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Friday, December 13, 2013

Making the Best of the Way Things Work Out...

Stan Van Gundy...
Legendary football coach John Wooden once said, “Things turn out best for the people who make the best of the way things turn out.”  

Of course, making the best of the way things turn out is not always easy, especially, when those things hurt the people we love.

This has been a very rough week for me.

On Monday, I got back from vacation, and, while driving to work, I received a call from my boss, who I consider a friend and, although, several years younger than me, my mentor for the past 17 years.  He asked me to meet him for some coffee at an Einstein's Bagels near the office.

Right away, I knew something was up, otherwise it could have waited until we got to work. 

Thoughts started racing through my head, knowing the stress he had endured over the past couple of years.  After 15 years of dominating the local news landscape in South Florida, a great run by any standard, management decided to change our news direction and style to adjust to an ever-evolving, faster-pace, more competitive marketplace, where TV news is giving way to the instant gratification of social media, internet and cable, and people's attention spans, lifestyles and viewing habits have adjusted accordingly. 

After ordering coffee and bagels, he cut to the chase and told me, with a knot in his throat, that he was pulling a former Heat Coach Stan Van Gundy (my words not his) and had resigned.  In fact, he was considering leaving the TV news industry altogether.   

At the risk of sounding like the "I love you man" in the old Bud Light commercial, I'll admit, my eyes watered.  He is the biggest reason I have enjoyed working in our newsroom for so long and why I never even considered pursuing other options.  I had told him that in the past but when I repeated it that morning, as my voice cracked, it came across more poignantly and we both choked up, and just as  quickly started laughing, as we looked around wondering what people at other tables were thinking about the two fat guys crying over coffee.

It was tough.  He had been with the station for twenty-three years.  That's about half his life!  Twenty-three years of missing his kids' games, activities, homework and growing up (his oldest two are now in college), holidays at work instead of with family, hurricanes and long hours spent at the office during breaking news, elections and live specials, constant stress and worrying about stories, budgets, planning, schedules and dealing with employees' egos, idiosyncrasies and personal problems (always handled with grace and a great sense of humor), and it all came crashing to a halt, a few weeks before Christmas.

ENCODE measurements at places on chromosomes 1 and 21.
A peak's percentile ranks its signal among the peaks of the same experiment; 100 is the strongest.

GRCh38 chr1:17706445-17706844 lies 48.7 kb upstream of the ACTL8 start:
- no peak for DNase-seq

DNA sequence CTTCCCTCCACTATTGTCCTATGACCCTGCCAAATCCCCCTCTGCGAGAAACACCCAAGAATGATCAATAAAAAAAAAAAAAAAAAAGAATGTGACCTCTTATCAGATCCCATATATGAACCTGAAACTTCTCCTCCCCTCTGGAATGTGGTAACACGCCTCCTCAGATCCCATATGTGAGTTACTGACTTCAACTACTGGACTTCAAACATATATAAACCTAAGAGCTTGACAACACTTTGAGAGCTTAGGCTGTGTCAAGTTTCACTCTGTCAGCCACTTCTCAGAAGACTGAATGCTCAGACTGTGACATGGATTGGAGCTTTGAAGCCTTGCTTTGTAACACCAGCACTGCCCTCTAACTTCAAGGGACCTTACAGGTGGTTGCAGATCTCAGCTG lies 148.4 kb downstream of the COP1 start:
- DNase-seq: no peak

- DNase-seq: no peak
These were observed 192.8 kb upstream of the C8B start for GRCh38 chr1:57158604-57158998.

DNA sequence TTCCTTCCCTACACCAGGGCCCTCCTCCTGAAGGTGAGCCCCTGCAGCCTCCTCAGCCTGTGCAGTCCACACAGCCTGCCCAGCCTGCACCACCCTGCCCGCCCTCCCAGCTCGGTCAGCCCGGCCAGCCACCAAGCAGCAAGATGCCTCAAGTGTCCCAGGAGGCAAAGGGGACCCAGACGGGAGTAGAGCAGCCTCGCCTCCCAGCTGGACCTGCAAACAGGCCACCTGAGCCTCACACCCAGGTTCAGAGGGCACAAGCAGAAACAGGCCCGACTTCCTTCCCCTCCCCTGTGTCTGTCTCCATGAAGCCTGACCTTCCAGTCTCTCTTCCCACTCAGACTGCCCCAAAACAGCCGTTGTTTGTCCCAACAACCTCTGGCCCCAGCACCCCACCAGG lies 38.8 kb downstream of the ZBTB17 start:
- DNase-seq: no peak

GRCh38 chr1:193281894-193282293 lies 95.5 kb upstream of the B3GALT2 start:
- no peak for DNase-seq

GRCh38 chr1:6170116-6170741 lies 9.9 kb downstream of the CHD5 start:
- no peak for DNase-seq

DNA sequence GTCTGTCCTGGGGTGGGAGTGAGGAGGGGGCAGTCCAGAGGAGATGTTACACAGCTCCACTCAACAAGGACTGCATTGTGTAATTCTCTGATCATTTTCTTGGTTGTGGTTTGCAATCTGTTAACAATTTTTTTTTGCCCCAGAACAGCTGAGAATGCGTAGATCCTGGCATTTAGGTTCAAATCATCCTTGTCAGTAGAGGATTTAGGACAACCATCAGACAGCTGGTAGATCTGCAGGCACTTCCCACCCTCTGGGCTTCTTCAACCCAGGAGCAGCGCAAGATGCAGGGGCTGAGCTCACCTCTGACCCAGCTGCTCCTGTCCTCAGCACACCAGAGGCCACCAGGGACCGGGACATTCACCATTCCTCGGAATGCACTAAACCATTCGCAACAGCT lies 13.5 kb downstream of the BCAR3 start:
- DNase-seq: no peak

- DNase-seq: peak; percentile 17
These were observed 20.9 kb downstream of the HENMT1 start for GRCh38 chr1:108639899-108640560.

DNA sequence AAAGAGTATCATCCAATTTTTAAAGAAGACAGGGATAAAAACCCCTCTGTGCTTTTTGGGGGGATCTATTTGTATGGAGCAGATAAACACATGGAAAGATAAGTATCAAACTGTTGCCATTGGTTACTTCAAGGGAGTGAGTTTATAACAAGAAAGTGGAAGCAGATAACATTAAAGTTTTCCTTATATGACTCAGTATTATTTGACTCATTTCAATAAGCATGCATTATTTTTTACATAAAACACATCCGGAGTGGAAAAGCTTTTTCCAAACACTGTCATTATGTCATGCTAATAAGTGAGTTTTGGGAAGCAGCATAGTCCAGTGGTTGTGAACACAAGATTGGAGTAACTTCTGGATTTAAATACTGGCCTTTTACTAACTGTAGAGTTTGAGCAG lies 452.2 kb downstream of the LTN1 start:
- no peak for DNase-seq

He said he wanted to tell me before making an announcement later that afternoon in the newsroom, which caught our entire staff by surprise and left many people in tears.  As one co-worker wrote in a piece of paper she handed me after the announcement, "And now what?"

To many of us, he was more than our leader.  He was our friend and part of our work family (which we often spend more time with then our real families).  If I were to best describe him, I would say he is, above all, loyal, big-hearted, fair and professional, to the point that he decided to resign but hang around for two more weeks to say goodbye to his team, despite how painful it is for him.

During this week of constant phone calls, visits from well wishers, not only on our staff but from other departments, competitors and friends from across the country, and clearing his belongings, he  took time to give us advice on some of the pressing decisions we will need to make in the upcoming weeks without him; a true class act.

If there is a takeaway from all this, which I had learned many years ago after resigning at a previous company and, despite feeling I was carrying the workload at the time, realized they were able to carry on without me (go figure!), it is that jobs may come and go but family lasts forever.  As of that point, I have tried to approach my life with that in mind (Although, please, don't ask my wife, if that's the case!).

Fortunately, for my boss, he has an amazing and loving wife, kids and extended family to support him (not to mention those of us he leaves behind at the station) and he is a man of faith, who knows God has a plan for him and will get him through this, even though it won't be easy. 

At the end of the day, things worked out for Van Gundy, who was hired by the Orlando Magic shortly after leaving the Heat, and I'm certain they will work out for my friend as well.

As I responded in the email that was sent to announce his resignation, we may never be the same without him because he leaves a huge imprint in all of our hearts as leader and, most of all, as a man, but there is no loss worth lamenting that doesn’t inevitably bring victory in the end...


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